The SOMM Journal

August / September 2016

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Page 51 of 148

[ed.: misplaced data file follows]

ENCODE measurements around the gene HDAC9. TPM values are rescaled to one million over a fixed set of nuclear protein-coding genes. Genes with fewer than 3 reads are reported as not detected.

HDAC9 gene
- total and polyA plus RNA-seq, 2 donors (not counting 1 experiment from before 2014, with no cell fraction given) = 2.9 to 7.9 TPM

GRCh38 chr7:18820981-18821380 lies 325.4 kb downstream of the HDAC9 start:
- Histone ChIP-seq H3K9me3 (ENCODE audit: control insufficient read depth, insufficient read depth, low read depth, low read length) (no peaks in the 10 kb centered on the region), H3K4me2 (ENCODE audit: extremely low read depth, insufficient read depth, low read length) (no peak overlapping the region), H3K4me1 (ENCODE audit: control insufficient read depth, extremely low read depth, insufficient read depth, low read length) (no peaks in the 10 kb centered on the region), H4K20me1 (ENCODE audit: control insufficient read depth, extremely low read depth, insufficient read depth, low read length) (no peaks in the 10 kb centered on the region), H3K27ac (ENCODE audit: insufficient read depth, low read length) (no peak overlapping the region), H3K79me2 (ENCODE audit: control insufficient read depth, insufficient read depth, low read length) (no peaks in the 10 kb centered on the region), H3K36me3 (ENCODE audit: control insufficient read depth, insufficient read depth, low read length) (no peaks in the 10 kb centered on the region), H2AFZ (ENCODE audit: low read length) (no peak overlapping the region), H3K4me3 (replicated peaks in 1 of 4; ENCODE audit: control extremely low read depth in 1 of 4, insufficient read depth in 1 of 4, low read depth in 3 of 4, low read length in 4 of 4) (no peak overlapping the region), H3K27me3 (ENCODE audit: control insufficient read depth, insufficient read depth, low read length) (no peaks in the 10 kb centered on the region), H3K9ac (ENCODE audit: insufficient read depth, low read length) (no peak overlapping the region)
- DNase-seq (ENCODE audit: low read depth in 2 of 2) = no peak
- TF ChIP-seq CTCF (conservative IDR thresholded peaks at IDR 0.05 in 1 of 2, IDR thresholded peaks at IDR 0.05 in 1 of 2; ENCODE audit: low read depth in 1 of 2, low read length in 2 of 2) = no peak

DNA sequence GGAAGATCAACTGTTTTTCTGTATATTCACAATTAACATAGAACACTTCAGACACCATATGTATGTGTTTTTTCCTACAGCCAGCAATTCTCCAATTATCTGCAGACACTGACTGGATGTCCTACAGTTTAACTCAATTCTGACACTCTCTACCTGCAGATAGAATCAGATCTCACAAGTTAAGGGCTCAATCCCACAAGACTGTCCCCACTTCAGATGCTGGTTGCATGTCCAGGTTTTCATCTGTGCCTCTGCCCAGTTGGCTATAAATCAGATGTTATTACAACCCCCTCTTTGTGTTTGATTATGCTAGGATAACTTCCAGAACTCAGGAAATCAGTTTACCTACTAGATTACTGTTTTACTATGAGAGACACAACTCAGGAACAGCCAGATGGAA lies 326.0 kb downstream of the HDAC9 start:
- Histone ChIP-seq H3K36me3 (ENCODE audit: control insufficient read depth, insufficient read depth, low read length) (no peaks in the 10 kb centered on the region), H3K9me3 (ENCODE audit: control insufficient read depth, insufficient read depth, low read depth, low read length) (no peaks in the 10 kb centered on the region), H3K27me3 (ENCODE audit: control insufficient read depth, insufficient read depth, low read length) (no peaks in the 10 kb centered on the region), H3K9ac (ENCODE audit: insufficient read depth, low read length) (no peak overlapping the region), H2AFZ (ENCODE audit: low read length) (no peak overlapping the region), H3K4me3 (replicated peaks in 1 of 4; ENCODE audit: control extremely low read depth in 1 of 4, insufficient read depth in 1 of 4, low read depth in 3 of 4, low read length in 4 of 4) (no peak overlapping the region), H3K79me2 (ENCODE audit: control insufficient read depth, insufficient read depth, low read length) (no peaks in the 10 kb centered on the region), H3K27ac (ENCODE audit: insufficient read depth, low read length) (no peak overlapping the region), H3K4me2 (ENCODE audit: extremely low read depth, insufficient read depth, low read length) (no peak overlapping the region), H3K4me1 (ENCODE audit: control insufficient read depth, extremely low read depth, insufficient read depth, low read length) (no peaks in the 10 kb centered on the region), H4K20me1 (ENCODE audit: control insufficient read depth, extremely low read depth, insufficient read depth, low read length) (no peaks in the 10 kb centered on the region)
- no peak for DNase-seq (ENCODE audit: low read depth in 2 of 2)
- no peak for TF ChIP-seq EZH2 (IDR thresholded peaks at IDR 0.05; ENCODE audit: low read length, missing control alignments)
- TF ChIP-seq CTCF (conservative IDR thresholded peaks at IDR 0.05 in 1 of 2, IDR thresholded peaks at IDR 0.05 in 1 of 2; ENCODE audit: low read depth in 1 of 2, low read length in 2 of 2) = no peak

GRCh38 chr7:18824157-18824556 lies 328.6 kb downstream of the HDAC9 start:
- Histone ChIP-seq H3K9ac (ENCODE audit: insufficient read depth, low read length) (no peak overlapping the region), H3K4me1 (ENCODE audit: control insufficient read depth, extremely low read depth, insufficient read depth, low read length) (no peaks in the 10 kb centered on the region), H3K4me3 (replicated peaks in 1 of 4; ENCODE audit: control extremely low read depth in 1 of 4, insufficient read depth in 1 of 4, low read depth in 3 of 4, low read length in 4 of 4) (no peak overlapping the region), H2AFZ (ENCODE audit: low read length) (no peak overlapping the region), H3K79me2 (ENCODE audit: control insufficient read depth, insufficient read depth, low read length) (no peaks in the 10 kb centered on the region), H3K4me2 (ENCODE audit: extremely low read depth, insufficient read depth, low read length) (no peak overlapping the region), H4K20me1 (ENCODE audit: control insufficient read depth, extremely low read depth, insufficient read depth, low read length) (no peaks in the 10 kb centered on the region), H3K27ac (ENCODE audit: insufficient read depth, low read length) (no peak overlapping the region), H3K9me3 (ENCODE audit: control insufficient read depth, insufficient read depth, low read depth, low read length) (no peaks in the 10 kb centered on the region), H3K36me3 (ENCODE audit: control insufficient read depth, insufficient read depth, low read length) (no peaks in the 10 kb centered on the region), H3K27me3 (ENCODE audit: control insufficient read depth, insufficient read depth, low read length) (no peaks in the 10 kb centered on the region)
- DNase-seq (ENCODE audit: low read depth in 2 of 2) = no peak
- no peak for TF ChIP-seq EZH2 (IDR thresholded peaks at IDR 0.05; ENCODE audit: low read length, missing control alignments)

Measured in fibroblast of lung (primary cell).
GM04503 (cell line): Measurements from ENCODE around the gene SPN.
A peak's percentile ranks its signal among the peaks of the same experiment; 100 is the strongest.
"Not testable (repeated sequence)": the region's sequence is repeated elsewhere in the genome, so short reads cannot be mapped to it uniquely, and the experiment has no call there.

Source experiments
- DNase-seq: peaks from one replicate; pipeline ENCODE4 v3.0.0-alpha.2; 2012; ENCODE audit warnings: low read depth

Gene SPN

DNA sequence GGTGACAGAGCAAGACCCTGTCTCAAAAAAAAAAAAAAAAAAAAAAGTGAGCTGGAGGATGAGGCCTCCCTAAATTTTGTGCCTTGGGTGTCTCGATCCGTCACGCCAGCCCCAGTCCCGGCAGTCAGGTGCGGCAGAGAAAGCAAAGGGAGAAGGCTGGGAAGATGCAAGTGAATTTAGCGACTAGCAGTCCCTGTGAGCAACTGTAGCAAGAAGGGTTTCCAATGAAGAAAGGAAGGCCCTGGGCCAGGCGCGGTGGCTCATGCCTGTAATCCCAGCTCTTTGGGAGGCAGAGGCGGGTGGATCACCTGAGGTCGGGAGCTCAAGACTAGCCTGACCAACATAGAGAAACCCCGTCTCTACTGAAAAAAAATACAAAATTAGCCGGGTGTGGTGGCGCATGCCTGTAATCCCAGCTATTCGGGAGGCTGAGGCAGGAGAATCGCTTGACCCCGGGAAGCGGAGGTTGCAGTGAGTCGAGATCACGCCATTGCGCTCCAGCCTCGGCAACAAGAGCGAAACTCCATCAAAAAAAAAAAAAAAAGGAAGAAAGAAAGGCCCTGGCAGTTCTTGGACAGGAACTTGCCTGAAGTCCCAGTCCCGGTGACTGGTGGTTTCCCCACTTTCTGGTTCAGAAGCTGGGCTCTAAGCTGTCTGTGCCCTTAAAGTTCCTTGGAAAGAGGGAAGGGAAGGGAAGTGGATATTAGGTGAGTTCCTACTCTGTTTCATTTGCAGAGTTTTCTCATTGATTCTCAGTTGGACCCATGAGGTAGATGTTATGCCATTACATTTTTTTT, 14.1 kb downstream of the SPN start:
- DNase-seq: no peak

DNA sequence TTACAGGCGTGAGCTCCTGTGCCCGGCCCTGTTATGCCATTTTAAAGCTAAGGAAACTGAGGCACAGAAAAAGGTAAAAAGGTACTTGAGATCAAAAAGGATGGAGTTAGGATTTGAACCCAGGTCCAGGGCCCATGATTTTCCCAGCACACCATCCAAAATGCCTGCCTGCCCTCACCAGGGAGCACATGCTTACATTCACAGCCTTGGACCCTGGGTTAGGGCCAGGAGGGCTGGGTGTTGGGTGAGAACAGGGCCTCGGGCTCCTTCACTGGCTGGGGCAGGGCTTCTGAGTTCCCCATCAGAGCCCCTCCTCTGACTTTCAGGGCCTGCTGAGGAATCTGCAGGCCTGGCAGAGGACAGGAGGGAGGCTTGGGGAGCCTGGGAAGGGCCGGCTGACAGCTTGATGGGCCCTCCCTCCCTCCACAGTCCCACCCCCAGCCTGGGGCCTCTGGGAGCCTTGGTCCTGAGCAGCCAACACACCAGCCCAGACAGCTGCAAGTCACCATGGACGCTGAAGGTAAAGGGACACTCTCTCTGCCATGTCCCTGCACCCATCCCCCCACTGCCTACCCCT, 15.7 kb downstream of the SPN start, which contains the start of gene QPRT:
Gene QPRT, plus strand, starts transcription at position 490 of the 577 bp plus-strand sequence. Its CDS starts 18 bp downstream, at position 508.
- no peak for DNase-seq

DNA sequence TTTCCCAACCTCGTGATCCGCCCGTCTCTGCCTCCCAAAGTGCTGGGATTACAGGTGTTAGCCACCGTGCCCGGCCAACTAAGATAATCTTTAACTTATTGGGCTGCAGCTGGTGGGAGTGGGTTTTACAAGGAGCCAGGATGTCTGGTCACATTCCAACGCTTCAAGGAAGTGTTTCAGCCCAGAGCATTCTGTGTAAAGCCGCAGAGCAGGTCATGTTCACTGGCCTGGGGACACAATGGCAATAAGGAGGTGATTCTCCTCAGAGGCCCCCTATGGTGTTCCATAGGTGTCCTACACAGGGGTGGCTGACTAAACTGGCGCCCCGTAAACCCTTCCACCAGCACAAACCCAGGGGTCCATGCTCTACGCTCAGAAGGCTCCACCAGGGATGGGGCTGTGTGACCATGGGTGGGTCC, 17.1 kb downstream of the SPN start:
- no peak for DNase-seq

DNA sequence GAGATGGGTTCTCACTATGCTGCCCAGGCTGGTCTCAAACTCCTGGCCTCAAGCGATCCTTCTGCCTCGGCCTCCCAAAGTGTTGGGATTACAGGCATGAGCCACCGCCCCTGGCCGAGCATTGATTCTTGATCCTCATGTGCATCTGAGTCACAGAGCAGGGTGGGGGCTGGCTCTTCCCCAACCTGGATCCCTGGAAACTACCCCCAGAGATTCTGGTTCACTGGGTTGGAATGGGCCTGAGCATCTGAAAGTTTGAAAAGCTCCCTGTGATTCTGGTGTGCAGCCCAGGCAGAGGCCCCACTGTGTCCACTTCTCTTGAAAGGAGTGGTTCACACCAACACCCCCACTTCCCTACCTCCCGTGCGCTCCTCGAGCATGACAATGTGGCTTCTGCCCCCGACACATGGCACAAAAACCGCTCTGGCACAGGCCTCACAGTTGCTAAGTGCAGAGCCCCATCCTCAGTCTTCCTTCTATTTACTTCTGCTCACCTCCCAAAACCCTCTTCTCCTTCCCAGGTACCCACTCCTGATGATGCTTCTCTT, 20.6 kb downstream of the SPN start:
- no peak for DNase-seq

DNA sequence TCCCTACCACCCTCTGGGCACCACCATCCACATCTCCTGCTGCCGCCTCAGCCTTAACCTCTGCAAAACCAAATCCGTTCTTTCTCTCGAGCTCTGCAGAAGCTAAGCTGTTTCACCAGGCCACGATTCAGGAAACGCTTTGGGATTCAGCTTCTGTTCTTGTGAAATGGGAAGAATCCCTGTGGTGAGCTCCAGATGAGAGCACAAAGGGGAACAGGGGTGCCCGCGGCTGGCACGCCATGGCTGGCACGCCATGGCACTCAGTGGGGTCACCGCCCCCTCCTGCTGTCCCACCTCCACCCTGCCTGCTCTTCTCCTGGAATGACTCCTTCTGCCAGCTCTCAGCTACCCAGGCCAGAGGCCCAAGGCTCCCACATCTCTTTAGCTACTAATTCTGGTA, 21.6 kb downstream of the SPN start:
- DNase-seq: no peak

{ }  51 That "purity of expression" is the rec- ognisable result of biodynamic viticulture was again shown in the wines from the small Chambolle-Musigny Amiot-Servelle estate and more so across five appella - tions—Morey St Denis 1er Cru, Gevrey- Chambertin 1er Cru Les Combottes, Vosne-Romanée 1er Cru Les Malconsorts and the two Grands Crus Clos St Denis and Clos de la Roche—from the excellent 2014 vintage that Alec Seysses presented at Domaine Dujac in Morey-Saint-Denis, where whole-cluster vinification, rare in Bourgogne, is the norm. Over lunch at the excellent Castel de Très Girard just up the street, their rare white Morey St Denis 1er Cru Les Monts Luisants matched perfectly the fresh salmon cooked at 38° C. While at Dujac little attention is drawn to biodynamic principles, it is more present at Rossignol- Trapet in Gevrey-Chambertin, where fer - mentation takes place with one-third whole bunches, all wild yeasts and only one racking before bottling, the natural vigour and tex - tural smoothness of their 2013s—Beaune 1er Cru Les Teurons, Gevrey-Chambertin Vieilles Vignes, Gevrey-Chamertin 1er Cru Clos Prieur, Gevrey-Chambertin 1er Cru La Petite-Chapelle and the Grands Crus Latricières-Chambertin and Le Chambertin—being quite astounding. I have been following the Rossignol-Trapet wines since 2002 and the quality from their vineyards, especially in a difficult vintage like 2013, shines through more and more. After a delicious and very cheerful din - ner at Ma Cuisine in the centre of Beaune, my favourite restaurant with an outstand- ing and good-value wine list, the following morning found us at Château de Monthélie, the historic estate of AOC Monthélie above Pommard and Meursault. Here, at the back of the courtyard outside the winery, were two dozen people either side of a long table very cheerfully knocking the manure out of hundreds of cow's horns, in which it had solidified after six months over the winter deep in the Burgundian soil. It is this substance that will be "dynamised" via a 500/1 addition of rain water, spun both clockwise and anti-clockwise to cre - ate a perfect vortex, then sprayed on the vineyards—much better for them than the artificial fertilisers of the '70s and '80s. Once again natural vigour and purity shone out, the 2001 still showing superb flavour, texture and grip. Lunch that day was at La Maison d'Olivier Leflaive, a must-stop for anyone visiting Puligny Montrachet, where for 75 euros a fine lunch is served with a tasting of ten wines from villages to grand cru from the excellent Olivier Leflaive Frères selec - tions. Our afternoon visit was down to Mercurey in the Côte Chalonnaise, the Devillard family having opened a mag- nificent tasting room and restaurant next door to their 19t-century Château de Chamirey to show visitors the high quality of their red and white Mercureys, the whites from the recently acquired Domaine de la Garenne in the Mâconnais and the Premier and Grand Cru reds from their Domaine des Perdrix in Nuits St Georges. After another fine dinner at Beaune's original wine bar, Le Bistro Bourguignon, where the lengthy wine list permitted me to choose three superb wines from biodynamic domaines—a white Rully Les St Jacques 2013 Domaine A&P de Villaine, Savigny-lès-Beaune Aux Grands Liards 2012 Simon Bize et Fils and a marvellous mag - num of Volnay 1er Cru Les Santenots 1999 Domaines de Comtes Lafon—the third day began in Meursault at Domaine Jacques Prieur, where Martin Prieur admitted that their vineyards across the best sites in both the Côte de Beaune and Côte de Nuits, had been "completely re-thought" over the last 20 years, and the quality shows in freshness and depth. Then on to Domaine Jean-Noël Gagnard in Chassagne-Montrachet, where, after the range of her impressive whites and a lovely Clos Saint Jean red, Caroline L'Estime showed us her first Crémant de Bourgogne, a 2009 entirely from Pinot Noir. That Crémant de Bourgogne is a force to be reckoned with was evident later that evening when for aperitifs before a splen - did dinner at Bouchard Aîné we tasted a "Grands Terroirs" 2007 from Petit Chablis grapes, and a "Tête de Famille" 2002, grapes coming from 1er Cru Beaune Montée Rouge, both full of vitality and complexity. Amongst so many fine visits, the high spot was that afternoon at the Domaine d'Angerville, Volnay's renowned and historic estate, where the walled-in Clos des Ducs monopole vineyard at the top of the village has not changed a metre of its 2.15 hect - ares since its original planting in the 16th century. Guillaume d'Angerville explained that conversion to biodynamism began in 2006 and while he currently vinifies 100% de-stemmed bunches with great precision, he may well experiment with whole clusters "if forced to"! The tasting he had prepared was of his six Volnay Premiers Crus from the 2013 vintage, a late harvest beginning only on October 3. The Clos des Angles had wonderful black fruits, the Fremiet a little smoother with a mineral finish, the Caillerets showed seductive blackcurrant spice and natural richness, the Taillepieds from a cooler, higher site, had fine grip, depth, precision and class, while the Champans was less "tight" with more charm and finally the Clos des Ducs, whose vines averaged 45 years, was both silky yet firm, more floral, even spicy, with great natural energy and "unhurried class." Certainly, while one might open a bottle of Clos des Angles from next year, the Clos des Ducs should be cellared for another decade. This was proved by two lovely wines from the underrated 2000 vintage, a Clos des Angles still young and elegantly vigourous and a Clos des Ducs more rich and earthy with lovely length. To sum up: Bourgogne is kaleidoscopic in character and biodynamism allows it to shine brighter than ever. *Since the Conseil Interprofessionnel des Vins de Bourgogne prefers to refer to the region and its wines as Bourgogne instead of Burgundy, we are following suit here. –Ed.